[open the box] Pedro Calapez


Untitled (1985) by Pedro CalapezCulturgest - Fundação Caixa Geral de Depósitos

Pedro Calapez

Untitled, 1985
Oil on plywood
200 x 225 cm
Inventory 233930
© DMF, Lisboa

Long before his painting was invaded by the bright colours that fill it now, before opting for the cold of aluminium as a support for the large composite panels that he later made, before the formatted canvases that he uses now, Pedro Calapez’s painting found landscape as its working field. From early on the definition of volumes that seemed to be dry, almost lunar landscapes composed horizons that corresponded to a search in painting that was common to other artists of his generation, like Pedro Cabrita Reis. In Calapez’s case, the earthy tone and the bare volume almost defined a lineage that started at Dominguez Alvarez and was hurled into the need for a return to painting that stirred up the eighties.

Yet in his painting there were two components at large that would be multiplied in different formulations: the drawing, scratched out over the painted surface (a procedure that was opposite to the tradition of the overlaying of paint) and the volume, the space that was defined as a field, a mountain, a room.

Untitled (1991) by Pedro CalapezCulturgest - Fundação Caixa Geral de Depósitos

Pedro Calapez

Untitled, 1991
Oil pastel on paper
100 x 70 cm
Inventory 422032
© Laura Castro Caldas / Paulo Cintra

For a long time these components marked the development of his work, namely when the space became transformed into the space for the installation of the works, in the studiolo model, and these were converted into elements that themselves formed a landscape – and not just its depiction. The drawing would establish an axis of definition and would always be a counterpoint to the mass of paint, to the brush-stroke, as if Calapez lived his path between the matter-based tradition of Renoir and the drawing of Matisse, converted into incision, into a surface wound.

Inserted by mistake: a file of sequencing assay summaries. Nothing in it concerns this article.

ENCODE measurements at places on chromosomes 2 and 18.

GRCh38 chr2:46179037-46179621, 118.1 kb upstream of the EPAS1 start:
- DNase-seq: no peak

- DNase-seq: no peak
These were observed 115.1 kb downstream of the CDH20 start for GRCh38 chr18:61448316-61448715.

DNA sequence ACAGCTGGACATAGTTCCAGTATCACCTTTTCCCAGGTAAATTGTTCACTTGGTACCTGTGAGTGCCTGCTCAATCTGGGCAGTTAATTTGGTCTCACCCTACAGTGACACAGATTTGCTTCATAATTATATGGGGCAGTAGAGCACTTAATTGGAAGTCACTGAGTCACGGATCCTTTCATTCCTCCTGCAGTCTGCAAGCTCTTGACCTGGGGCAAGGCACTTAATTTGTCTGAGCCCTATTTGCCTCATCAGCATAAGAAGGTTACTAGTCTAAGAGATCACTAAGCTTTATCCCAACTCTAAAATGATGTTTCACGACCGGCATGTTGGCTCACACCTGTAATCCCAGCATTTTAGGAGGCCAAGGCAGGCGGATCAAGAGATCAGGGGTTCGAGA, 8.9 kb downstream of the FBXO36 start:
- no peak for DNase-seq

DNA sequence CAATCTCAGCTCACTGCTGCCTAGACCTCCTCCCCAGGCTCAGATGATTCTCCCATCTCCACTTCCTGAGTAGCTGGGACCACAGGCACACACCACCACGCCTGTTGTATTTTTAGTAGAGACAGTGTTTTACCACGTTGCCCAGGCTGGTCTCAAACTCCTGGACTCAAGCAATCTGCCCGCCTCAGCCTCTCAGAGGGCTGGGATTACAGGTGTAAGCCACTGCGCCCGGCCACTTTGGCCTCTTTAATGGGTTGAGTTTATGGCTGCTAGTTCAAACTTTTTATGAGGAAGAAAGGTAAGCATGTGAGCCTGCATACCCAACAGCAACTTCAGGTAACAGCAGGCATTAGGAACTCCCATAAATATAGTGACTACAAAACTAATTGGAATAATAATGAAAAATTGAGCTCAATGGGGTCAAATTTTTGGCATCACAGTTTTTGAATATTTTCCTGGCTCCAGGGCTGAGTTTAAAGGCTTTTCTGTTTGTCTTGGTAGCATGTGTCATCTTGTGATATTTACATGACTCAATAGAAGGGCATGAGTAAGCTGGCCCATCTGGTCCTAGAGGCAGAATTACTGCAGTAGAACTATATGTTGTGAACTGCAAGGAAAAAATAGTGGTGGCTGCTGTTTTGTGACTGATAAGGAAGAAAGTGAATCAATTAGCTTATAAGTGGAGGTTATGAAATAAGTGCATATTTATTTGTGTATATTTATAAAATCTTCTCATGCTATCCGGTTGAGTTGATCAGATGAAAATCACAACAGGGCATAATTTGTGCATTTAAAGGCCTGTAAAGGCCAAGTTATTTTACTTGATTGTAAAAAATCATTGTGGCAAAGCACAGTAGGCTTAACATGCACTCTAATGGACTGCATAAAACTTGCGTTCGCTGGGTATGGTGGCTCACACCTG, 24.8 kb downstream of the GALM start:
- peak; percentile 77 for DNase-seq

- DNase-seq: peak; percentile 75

So this painting and these drawings by Pedro Calapez are the memory of the beginning of his career, but they also bear witness to the how of the future development of his work.

Untitled (1991) by Pedro CalapezCulturgest - Fundação Caixa Geral de Depósitos

Pedro Calapez

Untitled, 1991
Graphite, sand and pva resin on paper
70 x 100 cm
Inventory 422031
© Laura Castro Caldas / Paulo Cintra

Pedro Calapez was born in Lisbon in 1953, where he lives and works. He started exhibiting in the seventies, with his first solo exhibition in 1982. His work has been shown in many different galleries both in Portugal and abroad. In 2001 he was awarded the Prémio EDP de Pintura. He has held solo exhibitions at several different institutions, such as: Carré des arts (Paris), Fundação Calouste Gulbenkian (Lisbon), Museu de Arte Contemporânea (MNAC) – Museu do Chiado (Lisbon), Fundació Pilar i Joan Miró (Mallorca), Centro de Arte Moderna – Fundação Calouste Gulbenkian (Lisbon), and Centro Galego de Arte Contemporánea (Santiago de Compostela). He participated at the Venice Biennial (1986) and São Paulo Biennial (1987 and 1991), as well as in exhibitions at the Museu de Arte Contemporânea de Serralves (Oporto), Centro Cultural de Belém (Lisbon), Museo Extremeño e Iberoamericano de Arte Contemporáneo (Badajoz), Kunstmuseum Bonn (Bonn), Fondación Marcelino Botín (Santander), and Beaufort 02 – Contemporary Art Triennial, Museum voor Moderne Kunst (Ostend).

Pedro Calapez (cat.), Lisboa, Insti- tuto Português de Museus, 1996.
Pedro Calapez, obras escolhidas 1992-2004 (cat.), Lisboa, Fundação Calouste Gulbenkian, 2004.

Credits: Story

© Delfim Sardo, 2009
Biography / Bibliography
© Mariana Viterbo Brandão, 2009
© David Alan Prescott, 2009

Story production (Collection Caixa Geral de Depósitos)
Lúcia Marques (coordinator)
Hugo Dinis (production assistant)

Credits: All media
The story featured may in some cases have been created by an independent third party and may not always represent the views of the institutions, listed below, who have supplied the content.
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